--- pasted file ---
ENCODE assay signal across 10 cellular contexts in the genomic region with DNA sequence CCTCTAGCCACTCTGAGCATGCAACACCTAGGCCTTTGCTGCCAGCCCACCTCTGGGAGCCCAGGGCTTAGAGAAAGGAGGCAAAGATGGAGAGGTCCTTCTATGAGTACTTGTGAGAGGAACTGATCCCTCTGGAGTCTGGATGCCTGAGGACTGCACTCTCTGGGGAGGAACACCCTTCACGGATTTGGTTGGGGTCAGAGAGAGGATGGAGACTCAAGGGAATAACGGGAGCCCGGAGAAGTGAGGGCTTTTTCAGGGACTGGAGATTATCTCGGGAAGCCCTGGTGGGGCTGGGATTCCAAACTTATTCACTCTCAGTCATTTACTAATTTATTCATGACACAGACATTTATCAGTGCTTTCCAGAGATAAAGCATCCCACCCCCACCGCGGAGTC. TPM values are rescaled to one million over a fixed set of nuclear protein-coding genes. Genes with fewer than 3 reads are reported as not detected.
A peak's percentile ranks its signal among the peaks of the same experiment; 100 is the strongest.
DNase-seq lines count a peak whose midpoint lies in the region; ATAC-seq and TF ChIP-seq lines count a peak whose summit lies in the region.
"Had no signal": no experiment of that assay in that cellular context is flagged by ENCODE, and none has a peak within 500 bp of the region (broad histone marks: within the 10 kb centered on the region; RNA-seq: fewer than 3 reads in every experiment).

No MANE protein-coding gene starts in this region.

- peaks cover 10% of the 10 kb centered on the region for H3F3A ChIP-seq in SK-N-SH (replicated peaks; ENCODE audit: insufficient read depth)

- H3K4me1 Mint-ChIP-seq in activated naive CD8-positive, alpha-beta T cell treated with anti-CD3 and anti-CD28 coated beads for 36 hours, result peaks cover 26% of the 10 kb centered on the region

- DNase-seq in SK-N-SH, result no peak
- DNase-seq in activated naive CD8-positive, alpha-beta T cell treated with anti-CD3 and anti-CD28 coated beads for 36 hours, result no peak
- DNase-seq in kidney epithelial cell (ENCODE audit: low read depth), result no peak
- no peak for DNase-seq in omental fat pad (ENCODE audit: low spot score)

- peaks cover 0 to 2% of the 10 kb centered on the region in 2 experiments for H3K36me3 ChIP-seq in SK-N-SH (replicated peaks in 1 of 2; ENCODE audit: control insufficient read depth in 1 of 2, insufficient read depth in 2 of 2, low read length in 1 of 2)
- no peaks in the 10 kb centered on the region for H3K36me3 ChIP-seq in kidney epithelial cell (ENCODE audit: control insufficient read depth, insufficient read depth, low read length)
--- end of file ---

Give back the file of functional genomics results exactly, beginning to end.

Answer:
ENCODE assay signal across 10 cellular contexts in the genomic region with DNA sequence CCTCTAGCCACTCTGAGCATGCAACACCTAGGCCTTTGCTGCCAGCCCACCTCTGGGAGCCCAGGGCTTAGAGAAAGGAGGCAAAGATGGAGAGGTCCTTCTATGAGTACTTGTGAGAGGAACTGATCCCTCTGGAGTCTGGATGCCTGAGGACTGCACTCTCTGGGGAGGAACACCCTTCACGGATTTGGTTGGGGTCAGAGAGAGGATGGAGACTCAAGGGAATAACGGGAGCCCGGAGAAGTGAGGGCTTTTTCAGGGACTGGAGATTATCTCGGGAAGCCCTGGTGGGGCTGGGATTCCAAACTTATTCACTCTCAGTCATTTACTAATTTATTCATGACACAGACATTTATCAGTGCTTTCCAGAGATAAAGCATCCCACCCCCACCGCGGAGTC. TPM values are rescaled to one million over a fixed set of nuclear protein-coding genes. Genes with fewer than 3 reads are reported as not detected.
A peak's percentile ranks its signal among the peaks of the same experiment; 100 is the strongest.
DNase-seq lines count a peak whose midpoint lies in the region; ATAC-seq and TF ChIP-seq lines count a peak whose summit lies in the region.
"Had no signal": no experiment of that assay in that cellular context is flagged by ENCODE, and none has a peak within 500 bp of the region (broad histone marks: within the 10 kb centered on the region; RNA-seq: fewer than 3 reads in every experiment).

No MANE protein-coding gene starts in this region.

- peaks cover 10% of the 10 kb centered on the region for H3F3A ChIP-seq in SK-N-SH (replicated peaks; ENCODE audit: insufficient read depth)

- H3K4me1 Mint-ChIP-seq in activated naive CD8-positive, alpha-beta T cell treated with anti-CD3 and anti-CD28 coated beads for 36 hours, result peaks cover 26% of the 10 kb centered on the region

- DNase-seq in SK-N-SH, result no peak
- DNase-seq in activated naive CD8-positive, alpha-beta T cell treated with anti-CD3 and anti-CD28 coated beads for 36 hours, result no peak
- DNase-seq in kidney epithelial cell (ENCODE audit: low read depth), result no peak
- no peak for DNase-seq in omental fat pad (ENCODE audit: low spot score)

- peaks cover 0 to 2% of the 10 kb centered on the region in 2 experiments for H3K36me3 ChIP-seq in SK-N-SH (replicated peaks in 1 of 2; ENCODE audit: control insufficient read depth in 1 of 2, insufficient read depth in 2 of 2, low read length in 1 of 2)
- no peaks in the 10 kb centered on the region for H3K36me3 ChIP-seq in kidney epithelial cell (ENCODE audit: control insufficient read depth, insufficient read depth, low read length)